Meeting nr. 1:
As stated in the preliminary plan, we decided to start off with basic greetings, pronunciations as well as different etiquettes when it comes to meeting and greeting in Denmark and Spain.
Before meeting we had already decided on what we would be teaching each other and had chosen different English words, phrases and more, which we then translated into our respective languages.
Myself and Gareth, are classmates and therefore our schedule aligns perfectly. For this particular meeting, we decided to meet after school at Solu, to enjoy the free coffee and cozy atmosphere. We were sure this would sky rocket our learning process!
Spanish (Español) English (Inglés/Engelsk) Danish (Dansk)
Hola Hello Hej
Buenos dias Good day Goddag
Buenos dias Good morning Godmorgen
Buenas tardes Good afternoon God eftermiddag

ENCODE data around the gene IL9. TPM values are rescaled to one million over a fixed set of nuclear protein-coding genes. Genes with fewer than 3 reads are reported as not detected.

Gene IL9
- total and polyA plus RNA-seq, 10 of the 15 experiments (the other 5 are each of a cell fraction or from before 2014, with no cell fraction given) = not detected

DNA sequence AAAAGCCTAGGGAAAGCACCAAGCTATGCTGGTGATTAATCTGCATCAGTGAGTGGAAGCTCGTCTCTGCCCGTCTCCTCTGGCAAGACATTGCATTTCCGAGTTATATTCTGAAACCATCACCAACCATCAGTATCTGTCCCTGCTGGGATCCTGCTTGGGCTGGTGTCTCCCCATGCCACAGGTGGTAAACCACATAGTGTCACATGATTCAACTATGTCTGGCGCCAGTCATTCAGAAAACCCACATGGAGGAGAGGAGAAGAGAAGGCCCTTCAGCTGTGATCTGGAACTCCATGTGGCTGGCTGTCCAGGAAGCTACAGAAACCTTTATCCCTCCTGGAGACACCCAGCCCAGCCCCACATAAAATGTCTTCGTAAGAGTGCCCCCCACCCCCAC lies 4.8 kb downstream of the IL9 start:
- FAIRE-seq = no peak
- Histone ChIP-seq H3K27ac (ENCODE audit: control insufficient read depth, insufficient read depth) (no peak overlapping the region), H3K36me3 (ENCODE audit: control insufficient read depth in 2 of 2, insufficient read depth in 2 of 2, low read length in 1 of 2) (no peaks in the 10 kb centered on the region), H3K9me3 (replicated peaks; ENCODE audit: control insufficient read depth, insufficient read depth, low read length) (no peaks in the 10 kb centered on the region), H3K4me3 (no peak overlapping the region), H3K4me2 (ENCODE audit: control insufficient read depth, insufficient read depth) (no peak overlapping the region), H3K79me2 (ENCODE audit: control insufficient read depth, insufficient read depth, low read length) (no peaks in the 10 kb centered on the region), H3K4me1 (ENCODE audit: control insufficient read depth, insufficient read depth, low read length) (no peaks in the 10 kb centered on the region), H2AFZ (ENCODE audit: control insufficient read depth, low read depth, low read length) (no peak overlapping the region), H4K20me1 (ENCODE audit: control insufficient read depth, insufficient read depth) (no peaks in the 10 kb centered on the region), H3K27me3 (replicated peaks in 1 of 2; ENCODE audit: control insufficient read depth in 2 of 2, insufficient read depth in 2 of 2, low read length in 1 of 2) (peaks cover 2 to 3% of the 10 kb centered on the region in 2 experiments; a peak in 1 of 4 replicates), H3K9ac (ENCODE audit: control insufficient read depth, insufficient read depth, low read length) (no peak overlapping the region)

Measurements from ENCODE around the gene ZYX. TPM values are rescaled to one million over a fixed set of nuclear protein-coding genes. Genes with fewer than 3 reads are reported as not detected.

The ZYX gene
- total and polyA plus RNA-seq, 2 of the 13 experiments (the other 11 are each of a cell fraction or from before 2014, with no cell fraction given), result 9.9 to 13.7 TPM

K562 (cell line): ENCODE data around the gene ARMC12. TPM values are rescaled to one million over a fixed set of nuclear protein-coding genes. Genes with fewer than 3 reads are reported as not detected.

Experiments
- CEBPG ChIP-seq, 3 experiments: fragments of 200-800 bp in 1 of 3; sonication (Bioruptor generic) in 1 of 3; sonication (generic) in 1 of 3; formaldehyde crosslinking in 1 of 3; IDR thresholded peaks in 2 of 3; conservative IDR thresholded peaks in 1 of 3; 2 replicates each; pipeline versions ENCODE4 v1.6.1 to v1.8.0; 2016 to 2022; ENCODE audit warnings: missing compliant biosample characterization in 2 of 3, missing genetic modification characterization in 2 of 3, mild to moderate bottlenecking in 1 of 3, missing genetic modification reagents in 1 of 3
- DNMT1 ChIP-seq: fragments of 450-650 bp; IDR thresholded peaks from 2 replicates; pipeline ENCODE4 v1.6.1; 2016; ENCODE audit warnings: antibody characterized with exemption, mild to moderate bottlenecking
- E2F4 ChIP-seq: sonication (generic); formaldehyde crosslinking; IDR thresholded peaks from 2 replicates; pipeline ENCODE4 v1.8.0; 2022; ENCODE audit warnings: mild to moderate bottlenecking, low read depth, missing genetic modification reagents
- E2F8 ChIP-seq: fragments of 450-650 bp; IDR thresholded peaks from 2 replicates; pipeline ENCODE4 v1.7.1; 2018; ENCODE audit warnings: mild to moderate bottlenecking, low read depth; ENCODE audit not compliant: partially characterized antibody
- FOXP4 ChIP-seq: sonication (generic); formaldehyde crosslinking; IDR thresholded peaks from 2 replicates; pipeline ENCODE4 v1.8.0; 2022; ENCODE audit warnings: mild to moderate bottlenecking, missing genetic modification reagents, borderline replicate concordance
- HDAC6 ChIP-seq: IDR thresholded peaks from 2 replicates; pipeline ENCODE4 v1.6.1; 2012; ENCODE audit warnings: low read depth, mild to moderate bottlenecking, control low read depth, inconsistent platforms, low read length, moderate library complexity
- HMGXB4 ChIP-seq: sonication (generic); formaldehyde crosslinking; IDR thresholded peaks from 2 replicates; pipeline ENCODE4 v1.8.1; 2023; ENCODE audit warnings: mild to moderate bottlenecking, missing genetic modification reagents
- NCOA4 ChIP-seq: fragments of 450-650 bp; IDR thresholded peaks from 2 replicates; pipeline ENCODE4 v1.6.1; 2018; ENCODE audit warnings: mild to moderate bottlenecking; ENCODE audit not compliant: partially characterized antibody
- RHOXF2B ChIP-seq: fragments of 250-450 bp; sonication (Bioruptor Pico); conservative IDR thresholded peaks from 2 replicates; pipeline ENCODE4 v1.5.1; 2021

Buenas tardes Good evening God aften
¿Quieres comer? Do you want to eat? Er du sulten?
¿Hola, como estas? Hey, how are you? Hey, hvordan har du det?
¿Que tal? How is it going? Hvordan går det?
Adios Good bye Farvel
Hasta pronto See you soon Vi ses snart
Meet and greet etiquette in Spain
In Spain, the men usually greet each other by shaking hands or a hug. Meanwhile, with the women it is weird shake hands and you should give them a hug and two kisses. One kiss on each cheek.
You would usually ask, “How is the family / How is your day going?”. However, you shouldn’t necessarily expect a real reply, as it is more commonly used as a greeting. It is also common to say “Como estamos?” which essentially means “How are we”, but it is interpreted as asking someone how they are.
Meet and greet etiquette in Denmark
In Denmark, men and women greet each other in a similar matter. Usually, the first time you greet someone or formal occasions, you will shake hands. There on after, you can continue to greet each other by giving a short hug or a simple heads up.
In Denmark it’s common to use English words and therefore many greetings can consist of everything from Hey, sup, yo, what’s up and hej. Greetings like good day and so on are usually not used in a casual matter and in the morning you would only be hearing people say “ ‘morning”.
-Nicolai Søndergaard and Gareth Hunter